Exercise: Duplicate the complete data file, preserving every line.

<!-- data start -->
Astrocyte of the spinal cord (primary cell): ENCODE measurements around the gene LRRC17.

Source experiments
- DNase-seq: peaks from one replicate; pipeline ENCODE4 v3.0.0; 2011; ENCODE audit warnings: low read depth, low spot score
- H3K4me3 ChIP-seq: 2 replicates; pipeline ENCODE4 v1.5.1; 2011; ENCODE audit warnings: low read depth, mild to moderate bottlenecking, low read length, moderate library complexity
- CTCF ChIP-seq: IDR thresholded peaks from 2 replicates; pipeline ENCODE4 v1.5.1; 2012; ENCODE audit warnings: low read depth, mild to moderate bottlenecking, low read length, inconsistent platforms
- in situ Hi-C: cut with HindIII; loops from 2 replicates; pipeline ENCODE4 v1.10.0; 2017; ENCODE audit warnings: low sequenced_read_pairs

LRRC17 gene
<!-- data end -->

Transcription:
Astrocyte of the spinal cord (primary cell): ENCODE measurements around the gene LRRC17.

Source experiments
- DNase-seq: peaks from one replicate; pipeline ENCODE4 v3.0.0; 2011; ENCODE audit warnings: low read depth, low spot score
- H3K4me3 ChIP-seq: 2 replicates; pipeline ENCODE4 v1.5.1; 2011; ENCODE audit warnings: low read depth, mild to moderate bottlenecking, low read length, moderate library complexity
- CTCF ChIP-seq: IDR thresholded peaks from 2 replicates; pipeline ENCODE4 v1.5.1; 2012; ENCODE audit warnings: low read depth, mild to moderate bottlenecking, low read length, inconsistent platforms
- in situ Hi-C: cut with HindIII; loops from 2 replicates; pipeline ENCODE4 v1.10.0; 2017; ENCODE audit warnings: low sequenced_read_pairs

LRRC17 gene